POWERS OF NATIONAL GOVERNMENT DANGEROUS TO STATE GOVERNMENTS; NEW YORK AS AN EXAMPLE
Robert Yates attended the federal convention in Philadelphia as one of the delegates from New York. He left the convention on July 10, 1787, and became active as an Antifederatist leader in his native state. Using the pen name "SYDNEY" (see the Headnote to Antifederalist No. 17 for further remarks), Yates contributed two lengthy letters to the New York Daily Patriotic Register, June 13 and 14, 1788, which contained a detailed comparison of the new constitution with the constitution of the state of New York. The following essay is excerpted from these letters, and is taken from Ford, Essays, pp. 297-300, 303-05, 308-10, 312-14.
Although a variety of objections to the proposed new constitution for the government of the United States have been laid before the public by men of the best abilities, I am led to believe that representing it in a point of view which has escaped their observation may be of use, that is, by comparing it with the constitution of the State of New York.
The following contrast is therefore submitted to the public, to show in what instances the powers of the state government will be either totally or partially absorbed, and enable us to determine whether the remaining powers will, from those kind of pillars, be capable of supporting the mutilated fabric of a government which even the advocates for the new constitution admit excels "the boasted models of Greece or Rome, and those of all other nations, in having precisely marked out the power of the government and the rights of the people."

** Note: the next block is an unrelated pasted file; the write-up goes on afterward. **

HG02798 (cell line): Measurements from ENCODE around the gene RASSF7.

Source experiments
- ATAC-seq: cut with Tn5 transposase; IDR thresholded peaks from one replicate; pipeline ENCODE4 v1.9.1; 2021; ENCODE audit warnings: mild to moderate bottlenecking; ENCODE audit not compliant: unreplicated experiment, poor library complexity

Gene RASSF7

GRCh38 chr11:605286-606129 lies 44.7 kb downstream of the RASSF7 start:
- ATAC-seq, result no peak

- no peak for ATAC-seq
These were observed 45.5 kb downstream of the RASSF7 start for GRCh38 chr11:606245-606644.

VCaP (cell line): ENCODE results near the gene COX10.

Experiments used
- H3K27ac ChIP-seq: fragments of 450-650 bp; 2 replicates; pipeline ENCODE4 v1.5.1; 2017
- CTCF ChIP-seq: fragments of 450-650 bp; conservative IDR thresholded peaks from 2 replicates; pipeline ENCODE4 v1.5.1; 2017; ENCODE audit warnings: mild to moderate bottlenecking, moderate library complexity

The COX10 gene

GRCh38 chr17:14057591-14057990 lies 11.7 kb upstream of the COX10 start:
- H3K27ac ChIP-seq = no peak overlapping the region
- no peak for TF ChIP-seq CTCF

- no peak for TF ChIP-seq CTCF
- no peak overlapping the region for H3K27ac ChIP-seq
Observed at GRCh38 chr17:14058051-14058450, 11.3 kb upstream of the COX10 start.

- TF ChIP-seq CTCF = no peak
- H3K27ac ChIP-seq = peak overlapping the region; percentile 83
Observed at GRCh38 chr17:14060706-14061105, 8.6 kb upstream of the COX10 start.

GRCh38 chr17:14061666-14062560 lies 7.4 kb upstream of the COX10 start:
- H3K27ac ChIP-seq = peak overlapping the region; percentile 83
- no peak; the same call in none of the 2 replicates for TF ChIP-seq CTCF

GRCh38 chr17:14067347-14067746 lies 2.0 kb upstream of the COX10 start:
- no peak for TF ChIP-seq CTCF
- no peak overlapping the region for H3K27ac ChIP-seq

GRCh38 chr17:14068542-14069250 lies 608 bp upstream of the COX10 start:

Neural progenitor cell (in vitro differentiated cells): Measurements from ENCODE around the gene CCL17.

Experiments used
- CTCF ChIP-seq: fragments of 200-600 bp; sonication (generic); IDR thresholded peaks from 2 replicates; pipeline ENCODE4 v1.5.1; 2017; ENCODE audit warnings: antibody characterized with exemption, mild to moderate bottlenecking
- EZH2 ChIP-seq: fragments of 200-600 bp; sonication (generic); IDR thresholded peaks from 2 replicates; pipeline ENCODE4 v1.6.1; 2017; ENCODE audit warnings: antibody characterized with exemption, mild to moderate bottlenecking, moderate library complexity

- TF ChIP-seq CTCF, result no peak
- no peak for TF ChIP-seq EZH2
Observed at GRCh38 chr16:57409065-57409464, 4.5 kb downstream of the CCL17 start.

It may be proper to premise that the pressure of necessity and distress (and not corruption) had a principal tendency to induce the adoption of the state constitutions and the existing confederation; that power was even then vested in the rulers with the greatest caution; and that, as from every circumstance we have reason to infer that the new constitution does not originate from a pure source, we ought deliberately to trace the extent and tendency of the trust we are about to repose, under the conviction that a reassumption of that trust will at least be difficult, if not impracticable. If we take a retrospective view of the measures of Congress. . . . we can scarcely entertain a doubt but that a plan has long since been framed to subvert the confederation; that that plan has been matured with the most persevering industry and unremitted attention; and that the objects expressed in the preamble to the constitution, that is "to promote the general welfare and secure the blessings of liberty to ourselves and our posterity," were merely the ostensible, and not the real reasons of its framers. . . .
The state governments are considered in . . . [the new constitution] as mere dependencies, existing solely by its toleration, and possessing powers of which they may be deprived whenever the general government is disposed so to do. If then the powers of the state governments are to be totally absorbed, in which all agree, and only differ as to the mode--whether it will be effected